Relative to 2018, Alabama and New Jersey experienced significant decreases in 5 of the 6 measures of labor underutilization. Florida, Maryland, and Texas each had significant decreases in four measures. For each measure, rates declined significantly over the year for at least 2 states (U-1) and as many as 11 states (U-6). The only states with statistically significant over-the-year increases in any measures were Delaware (+0.8 percentage point for U-2) and Minnesota (+0.6 point for U-2).
Some states with extreme measures, either low or high, maintained their general place in the rankings of alternative measures over the year. New Hampshire and Vermont had rates among the 10 lowest for each measure in 2018 and 2019. Similarly, Alaska, Louisiana, and West Virginia all had rates among the 10 highest for each measure in both periods.
The U.S. Bureau of Labor Statistics (BLS) produces six measures of labor underutilization based on Current Population Survey (CPS) data. Monthly, the BLS publishes these six measures for the United States in the Employment Situation news release. (See www.bls.gov/news.release/empsit.t15.htm.) State estimates, presented as 4-quarter averages, are provided each quarter on the BLS website. (For the most recent data see www.bls.gov/lau/stalt.htm.)
The official concept of unemployment (as measured in the CPS) is equivalent to the U-3 in the U-1 to U-6 range of measures. The other measures are provided to data users and analysts who want more narrowly (U-1 and U-2) or broadly (U-4 through U-6) defined measures.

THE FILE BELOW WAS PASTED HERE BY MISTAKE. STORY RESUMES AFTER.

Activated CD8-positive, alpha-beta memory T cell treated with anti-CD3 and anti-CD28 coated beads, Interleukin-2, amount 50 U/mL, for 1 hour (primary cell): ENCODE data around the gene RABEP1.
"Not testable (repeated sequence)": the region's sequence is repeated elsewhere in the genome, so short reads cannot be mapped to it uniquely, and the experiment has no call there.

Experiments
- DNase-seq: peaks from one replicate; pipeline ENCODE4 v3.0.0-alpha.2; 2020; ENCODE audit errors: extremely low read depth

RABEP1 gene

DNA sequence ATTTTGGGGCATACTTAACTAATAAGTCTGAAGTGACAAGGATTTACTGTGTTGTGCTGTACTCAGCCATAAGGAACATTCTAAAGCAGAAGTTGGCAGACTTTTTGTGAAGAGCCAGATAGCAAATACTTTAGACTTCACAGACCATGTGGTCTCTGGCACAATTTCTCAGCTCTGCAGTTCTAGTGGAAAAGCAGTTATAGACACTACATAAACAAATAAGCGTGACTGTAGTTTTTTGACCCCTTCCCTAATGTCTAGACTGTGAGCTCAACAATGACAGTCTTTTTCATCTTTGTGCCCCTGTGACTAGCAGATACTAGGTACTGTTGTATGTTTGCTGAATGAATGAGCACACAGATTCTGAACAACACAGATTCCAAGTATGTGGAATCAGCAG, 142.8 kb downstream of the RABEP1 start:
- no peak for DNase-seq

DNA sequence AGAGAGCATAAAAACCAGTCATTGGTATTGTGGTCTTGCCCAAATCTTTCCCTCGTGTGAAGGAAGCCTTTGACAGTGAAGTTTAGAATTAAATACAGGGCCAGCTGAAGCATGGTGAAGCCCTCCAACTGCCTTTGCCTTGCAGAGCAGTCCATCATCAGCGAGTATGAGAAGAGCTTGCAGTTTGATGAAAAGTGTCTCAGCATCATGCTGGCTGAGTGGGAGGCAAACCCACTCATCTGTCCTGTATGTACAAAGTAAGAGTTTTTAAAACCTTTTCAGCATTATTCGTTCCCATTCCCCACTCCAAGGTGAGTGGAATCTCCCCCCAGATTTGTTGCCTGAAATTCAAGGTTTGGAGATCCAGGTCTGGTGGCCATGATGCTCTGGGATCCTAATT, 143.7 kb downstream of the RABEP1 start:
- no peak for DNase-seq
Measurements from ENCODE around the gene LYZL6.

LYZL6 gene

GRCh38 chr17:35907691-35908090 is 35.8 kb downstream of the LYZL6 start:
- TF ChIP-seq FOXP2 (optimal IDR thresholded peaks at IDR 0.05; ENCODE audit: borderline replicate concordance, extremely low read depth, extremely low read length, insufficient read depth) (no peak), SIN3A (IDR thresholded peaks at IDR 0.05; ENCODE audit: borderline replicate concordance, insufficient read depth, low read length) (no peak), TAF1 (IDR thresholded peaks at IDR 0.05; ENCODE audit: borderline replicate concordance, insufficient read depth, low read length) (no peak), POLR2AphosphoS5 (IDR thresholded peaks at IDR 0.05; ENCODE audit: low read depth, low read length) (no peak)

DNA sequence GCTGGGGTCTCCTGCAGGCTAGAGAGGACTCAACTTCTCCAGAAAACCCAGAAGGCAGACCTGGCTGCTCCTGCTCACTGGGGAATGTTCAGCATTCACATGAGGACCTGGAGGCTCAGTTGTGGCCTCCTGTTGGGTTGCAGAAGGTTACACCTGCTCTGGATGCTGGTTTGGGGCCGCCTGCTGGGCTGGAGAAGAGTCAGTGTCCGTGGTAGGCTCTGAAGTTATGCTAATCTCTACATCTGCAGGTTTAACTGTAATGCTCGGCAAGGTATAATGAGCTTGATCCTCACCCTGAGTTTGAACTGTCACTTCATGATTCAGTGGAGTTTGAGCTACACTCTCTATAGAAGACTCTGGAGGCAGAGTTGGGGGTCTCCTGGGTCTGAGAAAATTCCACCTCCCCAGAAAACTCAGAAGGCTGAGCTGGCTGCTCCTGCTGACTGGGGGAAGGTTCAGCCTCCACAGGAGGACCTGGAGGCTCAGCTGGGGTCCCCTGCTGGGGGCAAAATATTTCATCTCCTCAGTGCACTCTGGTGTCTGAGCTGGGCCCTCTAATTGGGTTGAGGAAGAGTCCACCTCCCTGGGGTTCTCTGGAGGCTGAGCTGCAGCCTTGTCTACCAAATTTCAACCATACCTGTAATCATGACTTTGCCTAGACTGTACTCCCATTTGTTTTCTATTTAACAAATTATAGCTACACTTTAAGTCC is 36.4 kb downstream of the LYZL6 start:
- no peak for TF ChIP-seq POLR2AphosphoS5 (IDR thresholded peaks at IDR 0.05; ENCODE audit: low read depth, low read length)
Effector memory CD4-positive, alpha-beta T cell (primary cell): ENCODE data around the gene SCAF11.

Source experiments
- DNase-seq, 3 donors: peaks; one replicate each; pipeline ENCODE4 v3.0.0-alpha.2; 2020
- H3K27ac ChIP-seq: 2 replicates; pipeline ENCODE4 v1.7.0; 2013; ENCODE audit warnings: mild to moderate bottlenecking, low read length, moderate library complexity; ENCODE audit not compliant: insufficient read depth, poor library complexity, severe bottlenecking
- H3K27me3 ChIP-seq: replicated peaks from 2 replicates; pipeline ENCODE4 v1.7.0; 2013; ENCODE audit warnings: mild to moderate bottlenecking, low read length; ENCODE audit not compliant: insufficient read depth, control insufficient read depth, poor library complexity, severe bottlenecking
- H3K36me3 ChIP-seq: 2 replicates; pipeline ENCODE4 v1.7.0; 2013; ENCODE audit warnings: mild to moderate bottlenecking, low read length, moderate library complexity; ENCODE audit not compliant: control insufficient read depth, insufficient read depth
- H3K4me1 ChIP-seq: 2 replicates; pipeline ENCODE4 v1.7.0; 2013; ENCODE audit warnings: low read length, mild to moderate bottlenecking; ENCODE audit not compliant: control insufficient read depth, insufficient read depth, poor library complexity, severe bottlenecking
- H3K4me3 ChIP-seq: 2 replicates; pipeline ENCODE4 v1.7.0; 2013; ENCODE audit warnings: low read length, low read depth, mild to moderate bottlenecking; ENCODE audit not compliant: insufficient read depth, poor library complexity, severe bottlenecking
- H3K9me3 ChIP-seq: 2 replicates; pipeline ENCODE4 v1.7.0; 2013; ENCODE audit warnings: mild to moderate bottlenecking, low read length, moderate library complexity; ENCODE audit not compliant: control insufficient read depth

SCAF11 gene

The unemployment rates (U-3) in this release are derived directly from the CPS, because this is the only source of data for the various components of the alternative measures. As a result, these U-3 measures may differ from the official state annual average unemployment rates. The latter are estimates developed from statistical models that greatly improve the reliability of the top-side labor force and unemployment estimates. Those models, developed by the Local Area Unemployment Statistics (LAUS) program, incorporate CPS estimates, as well as input data from other sources. The model-based estimates are accessible through the LAUS home page at www.bls.gov/lau/home.htm.
Information in this release will be made available to sensory impaired individuals upon request. Voice phone: (202) 691-5200; Federal Relay Service: (800) 877-8339.
|2018||2019||Change 2018-19||2018||2019||Change 2018-19|
U-1 Persons unemployed 15 weeks or longer, as a percent of the civilian labor force
U-2 Job losers and persons who completed temporary jobs, as a percent of the civilian labor force
U-3 Total unemployed, as a percent of the civilian labor force (official concept of unemployment (1))
U-4 Total unemployed plus discouraged workers, as a percent of the civilian labor force plus discouraged workers (2)
U-5 Total unemployed, plus discouraged workers, plus all other persons marginally attached to the labor force, as a percent of the civilian labor force plus all persons marginally attached to the labor force (2)
U-6 Total unemployed, plus all persons marginally attached to the labor force, plus total employed part-time for economic reasons, as a percent of the civilian labor force plus all persons marginally attached to the labor force (2)
(1) The U-3 rates presented are unofficial state estimates derived from the Current Population Survey (CPS). The official measure is a model-based estimate available through the Local Area Unemployment Statistics (LAUS) program at www.bls.gov/lau/data.htm.
Note: An asterisk indicates that the over-the-year change is statistically different at the 90-percent confidence level.
District of Columbia
Note: See table 1 for definitions of measures and related footnote information.
Last Modified Date: Wednesday, February 12, 2020